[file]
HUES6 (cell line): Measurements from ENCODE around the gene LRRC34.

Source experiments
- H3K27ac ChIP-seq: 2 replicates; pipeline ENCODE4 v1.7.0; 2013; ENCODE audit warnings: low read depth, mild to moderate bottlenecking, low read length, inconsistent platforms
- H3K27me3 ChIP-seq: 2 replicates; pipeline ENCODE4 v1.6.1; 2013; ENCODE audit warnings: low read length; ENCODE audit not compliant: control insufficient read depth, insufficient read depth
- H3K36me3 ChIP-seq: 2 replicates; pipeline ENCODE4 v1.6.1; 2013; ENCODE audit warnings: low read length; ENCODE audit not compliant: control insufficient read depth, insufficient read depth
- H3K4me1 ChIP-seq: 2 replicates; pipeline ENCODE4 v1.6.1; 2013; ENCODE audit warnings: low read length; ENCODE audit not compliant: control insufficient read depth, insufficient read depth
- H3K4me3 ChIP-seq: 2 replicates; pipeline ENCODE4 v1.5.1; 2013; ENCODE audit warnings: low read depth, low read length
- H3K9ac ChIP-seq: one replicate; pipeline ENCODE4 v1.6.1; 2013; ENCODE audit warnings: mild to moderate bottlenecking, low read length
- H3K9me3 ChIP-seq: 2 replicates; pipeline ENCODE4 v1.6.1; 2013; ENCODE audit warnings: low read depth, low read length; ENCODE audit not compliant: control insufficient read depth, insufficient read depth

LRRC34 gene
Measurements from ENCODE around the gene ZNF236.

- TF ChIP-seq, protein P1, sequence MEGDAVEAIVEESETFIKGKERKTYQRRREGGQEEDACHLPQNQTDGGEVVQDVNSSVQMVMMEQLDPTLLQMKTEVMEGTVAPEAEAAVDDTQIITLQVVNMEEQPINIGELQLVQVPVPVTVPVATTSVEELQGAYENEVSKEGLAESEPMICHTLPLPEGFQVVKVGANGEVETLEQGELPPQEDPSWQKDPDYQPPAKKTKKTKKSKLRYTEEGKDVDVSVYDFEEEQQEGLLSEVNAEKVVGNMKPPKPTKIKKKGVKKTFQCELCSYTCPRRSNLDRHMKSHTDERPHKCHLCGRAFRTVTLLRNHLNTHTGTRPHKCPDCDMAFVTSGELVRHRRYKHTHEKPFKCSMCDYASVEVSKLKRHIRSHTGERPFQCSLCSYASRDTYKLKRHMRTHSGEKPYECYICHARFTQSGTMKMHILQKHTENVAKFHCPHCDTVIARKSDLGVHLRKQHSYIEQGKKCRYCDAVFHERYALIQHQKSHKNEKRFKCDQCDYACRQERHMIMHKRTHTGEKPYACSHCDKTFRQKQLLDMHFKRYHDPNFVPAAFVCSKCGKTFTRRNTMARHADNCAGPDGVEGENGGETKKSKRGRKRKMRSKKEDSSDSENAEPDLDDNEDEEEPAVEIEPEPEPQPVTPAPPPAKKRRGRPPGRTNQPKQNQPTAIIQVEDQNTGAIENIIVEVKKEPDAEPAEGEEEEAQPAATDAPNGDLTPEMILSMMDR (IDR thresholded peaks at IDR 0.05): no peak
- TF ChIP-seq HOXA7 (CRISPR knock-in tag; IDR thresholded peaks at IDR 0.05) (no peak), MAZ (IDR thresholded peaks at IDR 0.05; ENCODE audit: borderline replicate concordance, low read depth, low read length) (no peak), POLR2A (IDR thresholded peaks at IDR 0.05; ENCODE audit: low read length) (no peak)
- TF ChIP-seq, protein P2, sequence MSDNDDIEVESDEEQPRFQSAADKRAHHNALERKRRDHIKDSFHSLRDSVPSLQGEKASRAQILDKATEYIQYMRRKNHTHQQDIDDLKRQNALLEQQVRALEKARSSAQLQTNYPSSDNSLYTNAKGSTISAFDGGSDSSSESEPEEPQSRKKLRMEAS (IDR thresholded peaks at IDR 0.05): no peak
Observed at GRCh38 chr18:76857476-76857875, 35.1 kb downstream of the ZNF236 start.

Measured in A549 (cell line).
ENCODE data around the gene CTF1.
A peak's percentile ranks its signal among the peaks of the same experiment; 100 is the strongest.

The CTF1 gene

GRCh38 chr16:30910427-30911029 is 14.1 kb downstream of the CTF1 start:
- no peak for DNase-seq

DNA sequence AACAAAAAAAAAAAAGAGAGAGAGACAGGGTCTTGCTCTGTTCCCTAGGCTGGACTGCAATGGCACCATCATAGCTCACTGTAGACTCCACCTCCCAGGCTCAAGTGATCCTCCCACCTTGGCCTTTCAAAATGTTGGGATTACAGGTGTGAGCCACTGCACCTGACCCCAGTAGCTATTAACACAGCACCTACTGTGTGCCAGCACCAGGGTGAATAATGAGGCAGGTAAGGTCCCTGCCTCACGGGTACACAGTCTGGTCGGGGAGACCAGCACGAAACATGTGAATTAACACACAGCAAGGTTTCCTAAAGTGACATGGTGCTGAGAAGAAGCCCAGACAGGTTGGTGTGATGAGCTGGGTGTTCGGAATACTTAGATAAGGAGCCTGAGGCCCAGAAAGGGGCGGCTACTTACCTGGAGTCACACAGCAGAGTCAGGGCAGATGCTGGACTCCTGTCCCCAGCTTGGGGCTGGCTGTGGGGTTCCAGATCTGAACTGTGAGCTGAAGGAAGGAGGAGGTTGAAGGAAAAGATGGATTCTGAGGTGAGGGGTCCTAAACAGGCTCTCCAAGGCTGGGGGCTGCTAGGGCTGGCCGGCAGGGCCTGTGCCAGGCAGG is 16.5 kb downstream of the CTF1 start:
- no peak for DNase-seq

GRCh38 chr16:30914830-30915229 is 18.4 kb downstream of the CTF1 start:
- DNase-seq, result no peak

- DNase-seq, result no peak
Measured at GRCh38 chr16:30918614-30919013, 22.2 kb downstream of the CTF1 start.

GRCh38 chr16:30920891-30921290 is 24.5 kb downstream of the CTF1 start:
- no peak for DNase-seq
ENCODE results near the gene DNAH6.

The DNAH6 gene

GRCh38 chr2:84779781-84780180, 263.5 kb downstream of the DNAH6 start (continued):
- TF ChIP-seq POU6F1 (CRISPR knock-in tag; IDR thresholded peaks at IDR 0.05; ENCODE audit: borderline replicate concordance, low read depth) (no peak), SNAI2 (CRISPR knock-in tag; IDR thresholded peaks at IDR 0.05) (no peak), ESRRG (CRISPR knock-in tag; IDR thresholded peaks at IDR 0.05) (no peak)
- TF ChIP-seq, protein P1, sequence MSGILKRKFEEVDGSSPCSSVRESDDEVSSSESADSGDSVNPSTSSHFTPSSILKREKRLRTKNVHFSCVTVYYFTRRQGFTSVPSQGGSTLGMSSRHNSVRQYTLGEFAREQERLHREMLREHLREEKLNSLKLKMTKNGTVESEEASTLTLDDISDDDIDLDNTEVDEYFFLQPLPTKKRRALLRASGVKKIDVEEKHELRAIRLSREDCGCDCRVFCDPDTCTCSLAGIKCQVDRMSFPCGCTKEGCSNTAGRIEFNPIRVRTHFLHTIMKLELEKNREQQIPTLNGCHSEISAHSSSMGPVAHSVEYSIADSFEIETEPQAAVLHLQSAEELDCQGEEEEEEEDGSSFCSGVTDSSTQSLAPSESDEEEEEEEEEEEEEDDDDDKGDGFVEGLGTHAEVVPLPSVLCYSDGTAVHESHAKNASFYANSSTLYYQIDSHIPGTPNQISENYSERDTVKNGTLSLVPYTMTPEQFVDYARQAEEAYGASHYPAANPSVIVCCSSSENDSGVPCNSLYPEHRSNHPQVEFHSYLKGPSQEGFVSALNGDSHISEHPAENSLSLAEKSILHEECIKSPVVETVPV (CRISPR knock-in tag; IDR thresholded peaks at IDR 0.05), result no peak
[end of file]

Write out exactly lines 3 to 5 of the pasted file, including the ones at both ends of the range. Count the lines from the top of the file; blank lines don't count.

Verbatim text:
- H3K27ac ChIP-seq: 2 replicates; pipeline ENCODE4 v1.7.0; 2013; ENCODE audit warnings: low read depth, mild to moderate bottlenecking, low read length, inconsistent platforms
- H3K27me3 ChIP-seq: 2 replicates; pipeline ENCODE4 v1.6.1; 2013; ENCODE audit warnings: low read length; ENCODE audit not compliant: control insufficient read depth, insufficient read depth
- H3K36me3 ChIP-seq: 2 replicates; pipeline ENCODE4 v1.6.1; 2013; ENCODE audit warnings: low read length; ENCODE audit not compliant: control insufficient read depth, insufficient read depth